Two weeks ago we flew Darrell Wade (Intrepid founder) and his wife Anna (from our not-for-profit organization The Intrepid Foundation) into the Nepalese Himalayas. We wanted to see the effect our Earthquake Appeal campaign was having on the ground, check in with some of our Nepal friends and assess trekking conditions on the routes we use. It was an eye opening experience.
Our ultimate goal is to get travellers to return to the mountains, once it’s safe to do so. And for anyone interested in the reality of post-earthquake life in Nepal, or for any travellers thinking of trekking there in the near future, Anna’s story below makes for some pretty fascinating reading.
Flying into Kathmandu, it seems superficially untouched. Buildings are still standing, but scattered around in nearly every open space are splashes of aqua, yellow and orange. These are the plastic sheets used to create temporary homes, not just for those who have lost their houses, but for those fearful to return for fear of aftershocks.
Despite many people returning to their ancestral mountain villages to help, Kathmandu feels filled with bustling, colourful life. At Park Village Resort, ten kilometres North East of the centre of the old town, the Intrepid team are re-establishing a home base. The Kathmandu Guesthouse they were staying in was being demolished brick by brick. The workers, wearing cheap plastic shoes and colourful headdresses, balance many floors up, pounding the concrete floors with sledgehammers.
Nick, our general manager in Nepal, and his wife Belinda tell us that in the days following the 7.9 earthquake on April 25, Park Village took in not just the 100 Intrepid travellers, but also many others who were needing refuge. They were in tents for the first few days. With the travellers returned home safe, Nick and his family now sleep inside with their vital possessions packed in a bag by the door so they can grab them on the way out if a tremor goes on too long.
Belinda has made a safe and fun place here, not just for her boys but also for many of the neighbourhood kids as well. After school they swim, play soccer and help her cook endless batches of cookies. A calm oasis in an unpredictable world.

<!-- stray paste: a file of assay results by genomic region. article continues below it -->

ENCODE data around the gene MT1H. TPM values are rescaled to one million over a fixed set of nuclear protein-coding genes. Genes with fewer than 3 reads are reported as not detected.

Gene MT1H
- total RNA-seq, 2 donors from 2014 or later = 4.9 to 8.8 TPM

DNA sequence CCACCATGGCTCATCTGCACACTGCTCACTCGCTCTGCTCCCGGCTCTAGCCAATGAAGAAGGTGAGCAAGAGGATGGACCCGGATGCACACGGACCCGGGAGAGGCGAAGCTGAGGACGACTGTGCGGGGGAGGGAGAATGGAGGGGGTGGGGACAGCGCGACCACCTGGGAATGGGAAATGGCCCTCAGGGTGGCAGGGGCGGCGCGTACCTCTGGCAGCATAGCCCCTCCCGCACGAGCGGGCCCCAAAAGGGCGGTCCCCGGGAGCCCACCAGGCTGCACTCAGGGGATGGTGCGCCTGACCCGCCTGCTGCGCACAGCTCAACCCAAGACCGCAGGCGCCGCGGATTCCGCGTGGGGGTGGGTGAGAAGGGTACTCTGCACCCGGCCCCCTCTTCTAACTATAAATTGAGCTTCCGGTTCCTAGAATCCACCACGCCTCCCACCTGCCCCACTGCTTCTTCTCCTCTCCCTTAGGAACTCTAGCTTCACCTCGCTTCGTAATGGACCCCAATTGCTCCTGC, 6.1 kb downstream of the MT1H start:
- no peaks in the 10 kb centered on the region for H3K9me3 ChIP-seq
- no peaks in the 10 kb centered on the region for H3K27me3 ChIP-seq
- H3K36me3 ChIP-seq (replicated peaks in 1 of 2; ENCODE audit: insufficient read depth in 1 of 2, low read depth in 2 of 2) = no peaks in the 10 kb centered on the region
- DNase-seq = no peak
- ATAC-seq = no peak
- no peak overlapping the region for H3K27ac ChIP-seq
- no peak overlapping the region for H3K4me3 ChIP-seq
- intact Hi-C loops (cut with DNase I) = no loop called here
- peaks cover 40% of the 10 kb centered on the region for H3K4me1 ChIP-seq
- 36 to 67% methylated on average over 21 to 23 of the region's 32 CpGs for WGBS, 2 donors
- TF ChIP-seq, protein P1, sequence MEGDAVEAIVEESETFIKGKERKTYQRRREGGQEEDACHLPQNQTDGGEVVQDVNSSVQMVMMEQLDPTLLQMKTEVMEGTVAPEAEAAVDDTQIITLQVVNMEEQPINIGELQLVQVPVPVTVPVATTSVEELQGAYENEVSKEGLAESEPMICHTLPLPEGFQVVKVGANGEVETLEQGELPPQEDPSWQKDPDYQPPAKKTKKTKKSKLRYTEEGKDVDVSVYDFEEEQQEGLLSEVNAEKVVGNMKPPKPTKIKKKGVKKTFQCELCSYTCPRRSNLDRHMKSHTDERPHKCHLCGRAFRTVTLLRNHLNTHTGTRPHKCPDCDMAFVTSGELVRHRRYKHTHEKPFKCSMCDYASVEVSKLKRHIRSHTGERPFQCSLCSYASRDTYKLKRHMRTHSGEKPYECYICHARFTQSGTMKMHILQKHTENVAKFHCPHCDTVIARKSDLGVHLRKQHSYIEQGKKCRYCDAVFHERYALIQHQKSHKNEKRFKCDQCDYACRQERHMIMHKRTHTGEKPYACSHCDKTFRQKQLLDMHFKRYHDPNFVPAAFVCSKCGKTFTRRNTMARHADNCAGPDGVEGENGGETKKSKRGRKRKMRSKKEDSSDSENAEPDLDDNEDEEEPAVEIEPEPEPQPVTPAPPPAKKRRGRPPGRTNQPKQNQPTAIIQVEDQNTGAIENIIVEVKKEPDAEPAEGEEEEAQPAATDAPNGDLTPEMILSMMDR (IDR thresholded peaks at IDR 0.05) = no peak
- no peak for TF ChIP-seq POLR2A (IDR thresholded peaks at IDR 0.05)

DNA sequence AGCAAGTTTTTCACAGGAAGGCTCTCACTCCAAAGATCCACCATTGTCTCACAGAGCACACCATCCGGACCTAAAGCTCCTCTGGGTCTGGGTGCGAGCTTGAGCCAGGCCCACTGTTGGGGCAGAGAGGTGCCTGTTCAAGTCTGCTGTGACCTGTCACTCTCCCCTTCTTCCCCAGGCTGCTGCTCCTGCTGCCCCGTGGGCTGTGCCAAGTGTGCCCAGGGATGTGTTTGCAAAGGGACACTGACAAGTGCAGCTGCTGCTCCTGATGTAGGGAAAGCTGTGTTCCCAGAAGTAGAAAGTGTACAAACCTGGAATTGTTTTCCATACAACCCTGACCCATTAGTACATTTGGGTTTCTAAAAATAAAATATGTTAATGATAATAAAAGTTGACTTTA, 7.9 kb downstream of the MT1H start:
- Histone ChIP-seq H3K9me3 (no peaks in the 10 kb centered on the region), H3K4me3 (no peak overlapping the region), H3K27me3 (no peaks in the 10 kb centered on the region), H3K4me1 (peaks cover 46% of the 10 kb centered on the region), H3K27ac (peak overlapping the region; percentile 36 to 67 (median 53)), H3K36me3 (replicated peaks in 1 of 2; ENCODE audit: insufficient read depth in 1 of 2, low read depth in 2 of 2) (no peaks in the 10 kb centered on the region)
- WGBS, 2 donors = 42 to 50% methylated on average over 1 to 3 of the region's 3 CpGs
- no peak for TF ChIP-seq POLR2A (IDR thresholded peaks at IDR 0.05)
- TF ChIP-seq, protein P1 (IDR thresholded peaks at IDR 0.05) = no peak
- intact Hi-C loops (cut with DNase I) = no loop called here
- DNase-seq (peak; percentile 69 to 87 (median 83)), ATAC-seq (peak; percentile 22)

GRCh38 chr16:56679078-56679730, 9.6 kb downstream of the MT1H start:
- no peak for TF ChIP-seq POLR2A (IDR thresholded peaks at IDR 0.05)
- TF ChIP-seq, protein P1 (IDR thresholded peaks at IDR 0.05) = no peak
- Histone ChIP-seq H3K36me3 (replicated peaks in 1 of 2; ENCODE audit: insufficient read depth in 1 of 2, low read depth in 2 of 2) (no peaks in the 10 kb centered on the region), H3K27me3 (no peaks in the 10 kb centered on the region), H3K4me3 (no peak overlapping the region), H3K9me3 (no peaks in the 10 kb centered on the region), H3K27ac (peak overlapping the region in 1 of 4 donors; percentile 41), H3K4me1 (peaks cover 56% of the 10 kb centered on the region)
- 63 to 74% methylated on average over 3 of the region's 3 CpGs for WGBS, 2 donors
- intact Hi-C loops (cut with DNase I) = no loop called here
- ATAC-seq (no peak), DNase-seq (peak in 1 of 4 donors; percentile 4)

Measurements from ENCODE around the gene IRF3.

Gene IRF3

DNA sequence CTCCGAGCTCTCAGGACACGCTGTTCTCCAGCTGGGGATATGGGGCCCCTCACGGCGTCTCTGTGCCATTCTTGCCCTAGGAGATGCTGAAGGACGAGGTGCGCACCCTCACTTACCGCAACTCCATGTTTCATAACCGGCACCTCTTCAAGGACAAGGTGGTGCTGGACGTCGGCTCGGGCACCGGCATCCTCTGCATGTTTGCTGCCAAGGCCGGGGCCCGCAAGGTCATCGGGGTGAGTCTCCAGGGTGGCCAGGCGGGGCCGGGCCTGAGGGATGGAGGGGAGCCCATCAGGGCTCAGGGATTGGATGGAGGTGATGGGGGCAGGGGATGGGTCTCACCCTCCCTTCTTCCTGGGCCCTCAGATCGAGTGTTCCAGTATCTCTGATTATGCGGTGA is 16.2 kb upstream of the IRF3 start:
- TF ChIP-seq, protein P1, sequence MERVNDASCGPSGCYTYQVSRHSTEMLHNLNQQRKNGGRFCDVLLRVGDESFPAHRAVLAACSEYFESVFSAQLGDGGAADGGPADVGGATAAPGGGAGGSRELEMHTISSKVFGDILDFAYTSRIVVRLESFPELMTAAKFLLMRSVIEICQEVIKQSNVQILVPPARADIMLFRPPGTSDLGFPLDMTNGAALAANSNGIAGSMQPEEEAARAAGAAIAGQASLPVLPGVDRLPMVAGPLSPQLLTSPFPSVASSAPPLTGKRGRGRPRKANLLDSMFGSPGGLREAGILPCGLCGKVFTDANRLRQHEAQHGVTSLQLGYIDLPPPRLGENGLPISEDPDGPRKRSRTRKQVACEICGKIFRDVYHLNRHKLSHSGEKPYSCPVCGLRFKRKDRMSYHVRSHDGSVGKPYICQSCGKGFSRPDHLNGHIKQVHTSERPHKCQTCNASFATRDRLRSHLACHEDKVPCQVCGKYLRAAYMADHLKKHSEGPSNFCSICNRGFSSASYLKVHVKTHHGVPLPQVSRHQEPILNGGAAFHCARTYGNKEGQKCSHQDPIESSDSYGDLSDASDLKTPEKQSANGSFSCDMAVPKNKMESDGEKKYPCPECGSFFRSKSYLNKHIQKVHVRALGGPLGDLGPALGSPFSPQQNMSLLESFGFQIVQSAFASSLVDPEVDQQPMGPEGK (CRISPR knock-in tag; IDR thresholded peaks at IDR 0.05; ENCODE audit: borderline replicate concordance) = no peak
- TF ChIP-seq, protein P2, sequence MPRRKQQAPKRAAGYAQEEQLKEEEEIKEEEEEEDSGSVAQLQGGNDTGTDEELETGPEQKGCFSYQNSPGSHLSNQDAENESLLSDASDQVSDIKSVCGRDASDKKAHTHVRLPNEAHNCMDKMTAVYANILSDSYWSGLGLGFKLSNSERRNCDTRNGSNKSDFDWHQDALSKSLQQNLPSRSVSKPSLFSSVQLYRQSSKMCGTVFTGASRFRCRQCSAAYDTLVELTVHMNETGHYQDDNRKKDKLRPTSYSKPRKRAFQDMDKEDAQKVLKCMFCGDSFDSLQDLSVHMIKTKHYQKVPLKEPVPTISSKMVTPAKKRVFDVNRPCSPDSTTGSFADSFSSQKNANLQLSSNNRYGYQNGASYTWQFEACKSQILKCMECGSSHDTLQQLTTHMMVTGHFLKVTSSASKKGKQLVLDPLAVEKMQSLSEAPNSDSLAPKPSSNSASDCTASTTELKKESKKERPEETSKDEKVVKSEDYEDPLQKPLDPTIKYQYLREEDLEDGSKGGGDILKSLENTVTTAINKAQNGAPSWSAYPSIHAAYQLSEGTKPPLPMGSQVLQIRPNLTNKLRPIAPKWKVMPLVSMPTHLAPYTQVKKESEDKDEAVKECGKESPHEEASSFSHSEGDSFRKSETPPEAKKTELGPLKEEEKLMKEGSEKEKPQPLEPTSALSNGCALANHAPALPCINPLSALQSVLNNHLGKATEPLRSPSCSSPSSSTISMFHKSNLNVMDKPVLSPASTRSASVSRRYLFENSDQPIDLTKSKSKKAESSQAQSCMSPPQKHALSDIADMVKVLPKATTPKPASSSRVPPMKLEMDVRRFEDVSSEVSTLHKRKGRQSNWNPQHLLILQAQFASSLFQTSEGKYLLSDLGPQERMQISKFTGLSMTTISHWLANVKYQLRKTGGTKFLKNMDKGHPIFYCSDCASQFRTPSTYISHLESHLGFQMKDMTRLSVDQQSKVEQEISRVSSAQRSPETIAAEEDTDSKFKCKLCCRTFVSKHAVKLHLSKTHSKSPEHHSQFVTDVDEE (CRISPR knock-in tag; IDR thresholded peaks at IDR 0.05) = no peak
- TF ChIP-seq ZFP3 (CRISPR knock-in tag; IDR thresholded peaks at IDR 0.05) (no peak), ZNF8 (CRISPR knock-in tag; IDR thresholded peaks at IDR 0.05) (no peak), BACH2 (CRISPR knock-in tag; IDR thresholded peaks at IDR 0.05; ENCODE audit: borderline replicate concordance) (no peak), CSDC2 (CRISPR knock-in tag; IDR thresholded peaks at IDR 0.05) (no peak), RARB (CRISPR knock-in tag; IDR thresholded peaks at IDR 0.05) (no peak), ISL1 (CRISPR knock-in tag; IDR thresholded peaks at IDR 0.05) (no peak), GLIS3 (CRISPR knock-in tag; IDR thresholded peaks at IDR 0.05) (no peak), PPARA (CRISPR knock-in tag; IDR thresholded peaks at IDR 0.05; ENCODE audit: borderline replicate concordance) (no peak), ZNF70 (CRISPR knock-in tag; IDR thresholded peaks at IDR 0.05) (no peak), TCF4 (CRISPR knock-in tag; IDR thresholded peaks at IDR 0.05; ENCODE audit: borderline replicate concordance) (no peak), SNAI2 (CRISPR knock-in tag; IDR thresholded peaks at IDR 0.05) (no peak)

The town of Sanku
Visiting Sanku is confronting. This beautiful town overlooking Kathmandu was once filled with large homes built centuries ago, decorated with intricate carved windows and doorways. Families had lived in them for generations.
Some of these buildings are merely damaged by the quake, while others have been reduced to rubble. The government has offered no help yet, so locals are doing the demolition work and rebuilding as best they can. Families have been forced to sell their beautiful woodwork; they can get $3000 for these antique pieces, enough to make a start on rebuilding.
Meanwhile they are living in what are effectively tin sheds and tents.
Dawa, one of our local operators, tells me he used to wag school to come up here to drink chhaang, Nepali rice beer, with his friends. A lady sees us taking photos and asks what will we do to help? “No one has come to help,” she said as she, her husband and her tiny daughter moved bricks. An old man stands looking lost on top of a huge pile of rubble that may have been his ancestral home. Many people died here. You can see the sadness in Dawa’s eyes.
Sarendra, our helicopter pilot, is dressed in a blue jumpsuit and aviator sunglasses. He looks like a Nepali Tom Cruise, handsome and smiley. He recounts stories of how he helped with the recovery of bodies from Base Camp after the avalanche.
The sky is hazy, as is typical at this time of year. Almost immediately after we leave the Kathmandu airport we are flying over small villages that have been devastated by the earthquake. Kathmandu itself seemed relatively intact. Damaged but by no means wiped out. These little hilltop villages on the other hand have lost most of their buildings. Tarps are spread over ruins and used as makeshift tents. I had heard from Dawa that his village was badly affected. It is one day’s drive and three days walk from Kathmandu, which means three days walk from anywhere.
Arriving in Lukla, the jumping off point to the trek to Base Camp, we’re greeted by local kids photographing our landing on their iPads. Many containers of fuel are unloaded and we’re able to take off again. We need to be lighter to go higher. The plan had been to drop two of us at a hilltop monastery to lower our weight even more, but the field we were to land on has been overtaken by tents. Many still don’t want to sleep inside. We make our way up toward base camp.
The clouds are low and our vision is blocked. We won’t be getting as far as Base Camp. Sarendra, our pilot, diverts around the back of the mountain and we can feel Everest looming over us wrapped in cloud. We fly over a brilliant aqua lake and look up at walls of snow.
On the way back to Lukla we can see that there seems to be little damage to the small towns on the steep rock tracks. Indeed the tracks themselves seem intact. People are crossing the swing bridges that crisscross between the mountains. It’s an encouraging sign for the tourism industry, an industry that is essential for the Nepalese economy.
Back in Lukla to refuel, we tuck into a massive breakfast of omelette and rosti in a courtyard full of roses and daisies. Having seen trekkers on the paths, the mood is good, and Lukla itself seemed to have avoided the worst of the quakes. Business ideas for how to get people back to Nepal are tossed around and met with enthusiasm. There is a feeling of optimism.
Nepal will be back.
Intrepid is donating all profits from its 2015/16 Nepal trips to earthquake efforts on the ground. To learn more about how you can help, check out the campaign page here.
Feature image Mike Behnken, Flickr